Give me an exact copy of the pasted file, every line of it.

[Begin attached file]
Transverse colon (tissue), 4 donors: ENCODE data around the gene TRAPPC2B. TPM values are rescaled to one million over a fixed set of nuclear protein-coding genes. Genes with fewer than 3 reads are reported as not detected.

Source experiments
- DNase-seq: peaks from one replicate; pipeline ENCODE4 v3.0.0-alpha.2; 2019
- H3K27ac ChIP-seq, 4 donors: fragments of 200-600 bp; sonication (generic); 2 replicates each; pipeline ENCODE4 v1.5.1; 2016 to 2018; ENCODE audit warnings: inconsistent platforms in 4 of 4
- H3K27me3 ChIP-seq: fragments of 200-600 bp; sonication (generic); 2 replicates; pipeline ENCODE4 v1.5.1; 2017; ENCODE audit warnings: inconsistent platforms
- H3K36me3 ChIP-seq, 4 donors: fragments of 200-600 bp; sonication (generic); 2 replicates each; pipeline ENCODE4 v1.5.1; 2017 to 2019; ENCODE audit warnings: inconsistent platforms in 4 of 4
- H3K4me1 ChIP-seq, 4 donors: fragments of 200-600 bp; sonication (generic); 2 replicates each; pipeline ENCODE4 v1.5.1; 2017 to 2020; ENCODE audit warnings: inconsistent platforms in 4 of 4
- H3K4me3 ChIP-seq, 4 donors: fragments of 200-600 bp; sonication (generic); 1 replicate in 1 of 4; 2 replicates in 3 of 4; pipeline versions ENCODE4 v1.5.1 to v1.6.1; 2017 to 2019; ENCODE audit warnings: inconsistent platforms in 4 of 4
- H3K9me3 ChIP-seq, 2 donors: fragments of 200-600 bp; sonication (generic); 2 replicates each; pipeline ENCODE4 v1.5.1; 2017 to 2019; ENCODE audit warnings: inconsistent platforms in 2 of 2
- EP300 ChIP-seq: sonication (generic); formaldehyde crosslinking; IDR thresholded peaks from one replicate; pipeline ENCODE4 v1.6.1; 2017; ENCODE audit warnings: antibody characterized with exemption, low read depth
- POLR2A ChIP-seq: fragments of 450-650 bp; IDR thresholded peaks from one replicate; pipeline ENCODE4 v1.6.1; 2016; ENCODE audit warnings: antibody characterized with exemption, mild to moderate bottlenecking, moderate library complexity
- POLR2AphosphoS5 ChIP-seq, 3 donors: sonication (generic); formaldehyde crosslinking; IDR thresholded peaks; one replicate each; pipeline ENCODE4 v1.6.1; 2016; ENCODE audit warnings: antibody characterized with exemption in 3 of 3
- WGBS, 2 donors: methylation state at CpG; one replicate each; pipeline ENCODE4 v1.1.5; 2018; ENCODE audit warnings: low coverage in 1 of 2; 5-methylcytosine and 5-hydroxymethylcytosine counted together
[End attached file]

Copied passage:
Transverse colon (tissue), 4 donors: ENCODE data around the gene TRAPPC2B. TPM values are rescaled to one million over a fixed set of nuclear protein-coding genes. Genes with fewer than 3 reads are reported as not detected.

Source experiments
- DNase-seq: peaks from one replicate; pipeline ENCODE4 v3.0.0-alpha.2; 2019
- H3K27ac ChIP-seq, 4 donors: fragments of 200-600 bp; sonication (generic); 2 replicates each; pipeline ENCODE4 v1.5.1; 2016 to 2018; ENCODE audit warnings: inconsistent platforms in 4 of 4
- H3K27me3 ChIP-seq: fragments of 200-600 bp; sonication (generic); 2 replicates; pipeline ENCODE4 v1.5.1; 2017; ENCODE audit warnings: inconsistent platforms
- H3K36me3 ChIP-seq, 4 donors: fragments of 200-600 bp; sonication (generic); 2 replicates each; pipeline ENCODE4 v1.5.1; 2017 to 2019; ENCODE audit warnings: inconsistent platforms in 4 of 4
- H3K4me1 ChIP-seq, 4 donors: fragments of 200-600 bp; sonication (generic); 2 replicates each; pipeline ENCODE4 v1.5.1; 2017 to 2020; ENCODE audit warnings: inconsistent platforms in 4 of 4
- H3K4me3 ChIP-seq, 4 donors: fragments of 200-600 bp; sonication (generic); 1 replicate in 1 of 4; 2 replicates in 3 of 4; pipeline versions ENCODE4 v1.5.1 to v1.6.1; 2017 to 2019; ENCODE audit warnings: inconsistent platforms in 4 of 4
- H3K9me3 ChIP-seq, 2 donors: fragments of 200-600 bp; sonication (generic); 2 replicates each; pipeline ENCODE4 v1.5.1; 2017 to 2019; ENCODE audit warnings: inconsistent platforms in 2 of 2
- EP300 ChIP-seq: sonication (generic); formaldehyde crosslinking; IDR thresholded peaks from one replicate; pipeline ENCODE4 v1.6.1; 2017; ENCODE audit warnings: antibody characterized with exemption, low read depth
- POLR2A ChIP-seq: fragments of 450-650 bp; IDR thresholded peaks from one replicate; pipeline ENCODE4 v1.6.1; 2016; ENCODE audit warnings: antibody characterized with exemption, mild to moderate bottlenecking, moderate library complexity
- POLR2AphosphoS5 ChIP-seq, 3 donors: sonication (generic); formaldehyde crosslinking; IDR thresholded peaks; one replicate each; pipeline ENCODE4 v1.6.1; 2016; ENCODE audit warnings: antibody characterized with exemption in 3 of 3
- WGBS, 2 donors: methylation state at CpG; one replicate each; pipeline ENCODE4 v1.1.5; 2018; ENCODE audit warnings: low coverage in 1 of 2; 5-methylcytosine and 5-hydroxymethylcytosine counted together